Words cannot adequately convey the depth of the horror and grief in Central Florida in the wake of what now ranks as the worst mass shooting in American history.
Orlando now tragically sits atop a list of infamy, sharing the sorrow of Virginia Tech, Newtown, Conn., and Aurora, Colo.
We will not — we must not — let Sunday’s heinous act of brutality and cowardice define our community.
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As terror has struck other cities around the world in recent months — Paris, Brussels, San Bernardino — our shock and anger have been mixed with a growing sense of unease. Orlando, as one of the world’s most popular and iconic destinations for travelers, and a community that proudly cherishes its diversity, has long been considered a high-value target for would-be terrorists.
Now it appears our worst fears have been realized.
Investigators on Sunday were sorting out the details of the massacre following the carnage in the early morning hours at Pulse Orlando, a gay-themed night club. They were studying what could possibly have motivated the shooter, identified by police as 29-year-old Omar Mir Seddique Mateen of Port St. Lucie, the U.S. born son of Afghan parents. He is said to have been investigated by the FBI for possible ties to Islamic extremism, though he had not been charged. He reportedly declared his allegiance to the Islamic State, and U.S. Sen. Bill Nelson of Florida said the terror group had claimed responsibility for the massacre. Mateen’s father insisted his son was motivated by hatred of homosexuals.
Whatever conclusions investigators might reach, the loss of at least 50 souls, and the wounding of dozens more innocents, is an unbearable blow for any community. We join with the families, friends and neighbors of victims in mourning them. An outpouring of love and support from Central Florida is the bare minimum due them.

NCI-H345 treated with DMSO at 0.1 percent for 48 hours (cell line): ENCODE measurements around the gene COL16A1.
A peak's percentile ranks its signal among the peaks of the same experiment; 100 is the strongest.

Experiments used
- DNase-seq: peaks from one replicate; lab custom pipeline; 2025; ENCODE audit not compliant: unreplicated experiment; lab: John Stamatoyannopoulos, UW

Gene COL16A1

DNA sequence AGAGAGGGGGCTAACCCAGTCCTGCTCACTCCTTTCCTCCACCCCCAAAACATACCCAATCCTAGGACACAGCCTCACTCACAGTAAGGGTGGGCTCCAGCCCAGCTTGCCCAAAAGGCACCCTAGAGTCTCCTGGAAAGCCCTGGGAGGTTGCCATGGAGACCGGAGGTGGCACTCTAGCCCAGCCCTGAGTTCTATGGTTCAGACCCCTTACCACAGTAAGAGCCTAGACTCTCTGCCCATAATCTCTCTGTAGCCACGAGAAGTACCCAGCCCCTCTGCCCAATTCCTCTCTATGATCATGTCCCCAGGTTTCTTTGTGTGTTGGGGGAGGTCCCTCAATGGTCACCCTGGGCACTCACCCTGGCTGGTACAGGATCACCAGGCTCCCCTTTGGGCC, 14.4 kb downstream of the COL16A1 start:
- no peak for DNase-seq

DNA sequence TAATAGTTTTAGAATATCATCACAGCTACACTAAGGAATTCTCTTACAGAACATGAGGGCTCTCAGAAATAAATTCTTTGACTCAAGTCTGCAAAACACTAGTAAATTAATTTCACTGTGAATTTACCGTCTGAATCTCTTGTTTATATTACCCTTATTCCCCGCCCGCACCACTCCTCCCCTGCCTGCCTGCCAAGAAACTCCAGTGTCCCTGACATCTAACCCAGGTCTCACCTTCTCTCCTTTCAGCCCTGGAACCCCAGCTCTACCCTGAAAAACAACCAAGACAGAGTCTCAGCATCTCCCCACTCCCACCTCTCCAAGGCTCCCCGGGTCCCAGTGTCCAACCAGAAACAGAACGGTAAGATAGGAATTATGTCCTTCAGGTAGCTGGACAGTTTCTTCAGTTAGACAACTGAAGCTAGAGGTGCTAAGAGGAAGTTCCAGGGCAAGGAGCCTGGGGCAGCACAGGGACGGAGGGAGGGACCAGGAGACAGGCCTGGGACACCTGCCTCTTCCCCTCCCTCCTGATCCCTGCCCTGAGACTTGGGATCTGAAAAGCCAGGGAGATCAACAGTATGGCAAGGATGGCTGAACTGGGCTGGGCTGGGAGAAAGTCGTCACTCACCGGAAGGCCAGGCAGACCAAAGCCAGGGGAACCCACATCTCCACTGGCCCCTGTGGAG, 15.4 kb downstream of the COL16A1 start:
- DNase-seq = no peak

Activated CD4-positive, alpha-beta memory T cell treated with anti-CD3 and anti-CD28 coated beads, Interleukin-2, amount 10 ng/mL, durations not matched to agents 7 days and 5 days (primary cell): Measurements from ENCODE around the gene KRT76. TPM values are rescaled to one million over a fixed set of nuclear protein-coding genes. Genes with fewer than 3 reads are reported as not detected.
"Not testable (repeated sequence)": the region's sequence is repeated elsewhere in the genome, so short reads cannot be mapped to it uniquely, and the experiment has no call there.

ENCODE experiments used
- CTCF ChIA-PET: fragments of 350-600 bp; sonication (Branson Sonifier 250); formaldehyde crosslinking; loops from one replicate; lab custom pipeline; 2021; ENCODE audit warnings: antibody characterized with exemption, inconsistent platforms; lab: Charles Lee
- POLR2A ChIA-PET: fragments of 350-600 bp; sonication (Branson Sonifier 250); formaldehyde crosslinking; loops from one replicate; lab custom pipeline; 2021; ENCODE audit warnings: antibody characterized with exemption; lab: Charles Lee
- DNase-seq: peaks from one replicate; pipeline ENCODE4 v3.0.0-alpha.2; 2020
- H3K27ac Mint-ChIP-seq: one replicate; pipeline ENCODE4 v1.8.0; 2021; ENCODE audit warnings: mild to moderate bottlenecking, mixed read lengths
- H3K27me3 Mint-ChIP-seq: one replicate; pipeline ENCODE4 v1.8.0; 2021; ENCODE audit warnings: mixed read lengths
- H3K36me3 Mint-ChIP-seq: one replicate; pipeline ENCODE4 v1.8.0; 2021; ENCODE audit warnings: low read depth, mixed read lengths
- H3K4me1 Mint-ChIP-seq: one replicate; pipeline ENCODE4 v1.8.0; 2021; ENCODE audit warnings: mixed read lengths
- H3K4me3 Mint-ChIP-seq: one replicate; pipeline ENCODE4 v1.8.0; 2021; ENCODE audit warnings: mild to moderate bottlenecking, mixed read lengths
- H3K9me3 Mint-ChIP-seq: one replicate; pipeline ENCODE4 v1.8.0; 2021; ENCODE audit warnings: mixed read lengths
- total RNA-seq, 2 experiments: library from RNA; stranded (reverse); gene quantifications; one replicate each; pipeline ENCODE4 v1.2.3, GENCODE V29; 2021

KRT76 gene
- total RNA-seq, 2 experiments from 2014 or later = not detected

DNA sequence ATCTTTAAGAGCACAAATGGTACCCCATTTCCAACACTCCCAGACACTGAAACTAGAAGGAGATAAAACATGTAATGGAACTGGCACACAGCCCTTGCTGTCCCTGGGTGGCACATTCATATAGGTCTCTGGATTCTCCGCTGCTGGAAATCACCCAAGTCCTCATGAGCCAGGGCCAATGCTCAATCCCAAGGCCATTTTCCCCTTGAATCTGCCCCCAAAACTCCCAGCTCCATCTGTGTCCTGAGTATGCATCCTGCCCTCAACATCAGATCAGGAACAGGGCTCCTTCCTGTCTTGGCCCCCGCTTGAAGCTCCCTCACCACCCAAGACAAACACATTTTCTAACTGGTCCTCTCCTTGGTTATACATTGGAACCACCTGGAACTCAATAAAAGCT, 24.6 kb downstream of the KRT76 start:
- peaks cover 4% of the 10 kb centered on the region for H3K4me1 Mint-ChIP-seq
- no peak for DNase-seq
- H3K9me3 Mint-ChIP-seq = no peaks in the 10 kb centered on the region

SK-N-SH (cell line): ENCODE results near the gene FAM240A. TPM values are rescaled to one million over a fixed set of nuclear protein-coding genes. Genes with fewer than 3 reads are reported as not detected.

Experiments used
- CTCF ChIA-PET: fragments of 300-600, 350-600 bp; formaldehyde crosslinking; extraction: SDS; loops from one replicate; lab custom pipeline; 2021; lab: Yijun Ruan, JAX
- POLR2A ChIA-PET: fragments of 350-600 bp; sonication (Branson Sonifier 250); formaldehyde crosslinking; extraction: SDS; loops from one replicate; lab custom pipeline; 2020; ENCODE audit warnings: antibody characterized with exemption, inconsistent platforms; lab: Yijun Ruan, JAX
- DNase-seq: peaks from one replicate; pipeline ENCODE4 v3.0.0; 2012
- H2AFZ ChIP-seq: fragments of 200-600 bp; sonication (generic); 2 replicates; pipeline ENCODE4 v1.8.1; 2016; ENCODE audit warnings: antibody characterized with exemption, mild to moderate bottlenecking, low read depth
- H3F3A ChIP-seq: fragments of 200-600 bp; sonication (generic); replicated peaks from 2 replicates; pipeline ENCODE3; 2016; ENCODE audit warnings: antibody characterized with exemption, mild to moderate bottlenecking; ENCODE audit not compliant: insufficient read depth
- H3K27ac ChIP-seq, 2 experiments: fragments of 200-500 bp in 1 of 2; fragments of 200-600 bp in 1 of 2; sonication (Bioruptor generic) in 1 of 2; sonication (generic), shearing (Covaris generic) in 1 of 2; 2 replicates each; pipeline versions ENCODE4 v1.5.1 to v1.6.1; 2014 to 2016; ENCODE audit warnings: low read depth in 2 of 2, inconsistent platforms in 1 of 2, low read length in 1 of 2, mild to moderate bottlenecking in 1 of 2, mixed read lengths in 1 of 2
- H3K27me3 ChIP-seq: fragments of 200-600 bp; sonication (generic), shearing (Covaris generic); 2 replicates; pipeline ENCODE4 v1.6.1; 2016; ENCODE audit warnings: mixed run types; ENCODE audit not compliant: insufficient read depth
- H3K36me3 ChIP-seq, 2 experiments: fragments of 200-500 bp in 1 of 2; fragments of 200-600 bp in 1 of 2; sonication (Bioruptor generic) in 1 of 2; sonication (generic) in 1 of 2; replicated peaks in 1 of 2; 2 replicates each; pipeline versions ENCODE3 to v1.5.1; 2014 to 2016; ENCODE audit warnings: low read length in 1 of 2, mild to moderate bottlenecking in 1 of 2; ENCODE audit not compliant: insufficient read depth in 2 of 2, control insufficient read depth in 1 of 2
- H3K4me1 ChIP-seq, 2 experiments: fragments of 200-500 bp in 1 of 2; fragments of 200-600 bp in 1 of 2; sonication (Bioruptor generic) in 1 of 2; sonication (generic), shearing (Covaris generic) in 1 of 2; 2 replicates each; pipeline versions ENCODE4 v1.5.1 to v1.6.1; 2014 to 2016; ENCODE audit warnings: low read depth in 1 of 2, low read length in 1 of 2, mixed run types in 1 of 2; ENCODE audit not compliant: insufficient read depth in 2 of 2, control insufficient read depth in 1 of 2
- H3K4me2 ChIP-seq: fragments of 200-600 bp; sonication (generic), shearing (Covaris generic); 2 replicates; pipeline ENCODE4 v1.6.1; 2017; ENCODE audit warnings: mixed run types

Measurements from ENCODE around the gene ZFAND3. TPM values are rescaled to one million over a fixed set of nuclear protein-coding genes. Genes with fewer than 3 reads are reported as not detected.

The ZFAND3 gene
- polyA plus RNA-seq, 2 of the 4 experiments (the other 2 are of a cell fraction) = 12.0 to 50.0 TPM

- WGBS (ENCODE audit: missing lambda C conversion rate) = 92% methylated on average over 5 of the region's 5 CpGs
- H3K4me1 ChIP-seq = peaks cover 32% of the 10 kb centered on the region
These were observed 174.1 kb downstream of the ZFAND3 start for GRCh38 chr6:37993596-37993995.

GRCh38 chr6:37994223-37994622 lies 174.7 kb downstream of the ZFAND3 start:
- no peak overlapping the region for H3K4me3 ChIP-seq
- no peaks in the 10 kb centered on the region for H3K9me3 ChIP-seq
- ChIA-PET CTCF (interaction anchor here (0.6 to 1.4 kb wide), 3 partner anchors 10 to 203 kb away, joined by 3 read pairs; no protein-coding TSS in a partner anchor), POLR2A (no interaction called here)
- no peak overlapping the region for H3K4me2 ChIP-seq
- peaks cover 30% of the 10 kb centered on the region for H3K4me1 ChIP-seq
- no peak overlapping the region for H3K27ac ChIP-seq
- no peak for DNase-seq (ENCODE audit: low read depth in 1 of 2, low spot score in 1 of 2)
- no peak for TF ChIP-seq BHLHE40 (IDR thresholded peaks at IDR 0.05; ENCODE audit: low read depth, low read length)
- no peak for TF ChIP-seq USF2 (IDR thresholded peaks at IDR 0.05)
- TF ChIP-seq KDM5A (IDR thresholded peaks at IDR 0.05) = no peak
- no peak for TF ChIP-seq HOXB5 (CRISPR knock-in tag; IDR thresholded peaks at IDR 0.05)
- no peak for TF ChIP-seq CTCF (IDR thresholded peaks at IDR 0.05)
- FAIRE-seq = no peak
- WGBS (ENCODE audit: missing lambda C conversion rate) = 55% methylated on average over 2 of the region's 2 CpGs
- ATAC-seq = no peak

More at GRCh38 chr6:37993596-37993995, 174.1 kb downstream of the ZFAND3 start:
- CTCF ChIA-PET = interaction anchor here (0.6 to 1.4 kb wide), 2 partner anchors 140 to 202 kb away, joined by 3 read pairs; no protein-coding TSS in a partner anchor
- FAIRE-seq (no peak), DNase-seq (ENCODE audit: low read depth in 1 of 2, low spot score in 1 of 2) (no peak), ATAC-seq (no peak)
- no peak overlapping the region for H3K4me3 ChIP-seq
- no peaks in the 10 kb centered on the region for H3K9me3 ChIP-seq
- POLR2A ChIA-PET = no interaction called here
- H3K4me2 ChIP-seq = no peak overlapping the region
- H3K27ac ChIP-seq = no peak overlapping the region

Beyond offering our abundant prayers and sympathy, we must ensure that those who survive — who will forever carry the scars from the trauma — know that they are not alone today, tomorrow or in the months and years to come.
Let our community define itself by our unequivocal response: United.
▪ How we come together to remember and honor the dead, and comfort their families and friends.
▪ How we help heal the victims wounded in body and spirit.
▪ How we work with our leaders and our neighbors to close gaps in security and make Central Florida safer.
▪ How we stand in defiance of anyone who would provoke fear and division in our community.
▪ How we proudly reaffirm Orlando’s identity as a welcoming, inclusive place for people who live here or visit, no matter their background or orientation.
We will unite, in an affirming bond that is more mighty, and enduring, than the twisted thoughts of a young man who allegedly unleashed this atrocity.
It’s inevitable, and healthy, that the lead-up and immediate reaction to the shooting will be scrutinized for any shortcomings. But local, state and federal leaders deserve credit for responding in cooperation and solidarity. Gov. Rick Scott quickly declared a state of emergency to remove any barriers to federal and state assistance.
Lest we forget, we have heroes. They are the people who stepped up as community treasures in the midst of tragedy.
The police who converged on an active crime scene in the middle of the night to confront the shooter.
The trauma teams at area hospitals who responded to the overwhelming crush of gravely wounded victims.
The crowds of caring people who stood patiently in lines snaking from area blood-donation centers.
The neighbors who spontaneously provided food and drinks to the first responders on the scene.
Let us sustain and build on these efforts.
Central Florida is tested as never before. Our heartfelt response will grow stronger every day. #OrlandoUnited
This editorial ran on the front page of the Orlando Sentinel on Monday.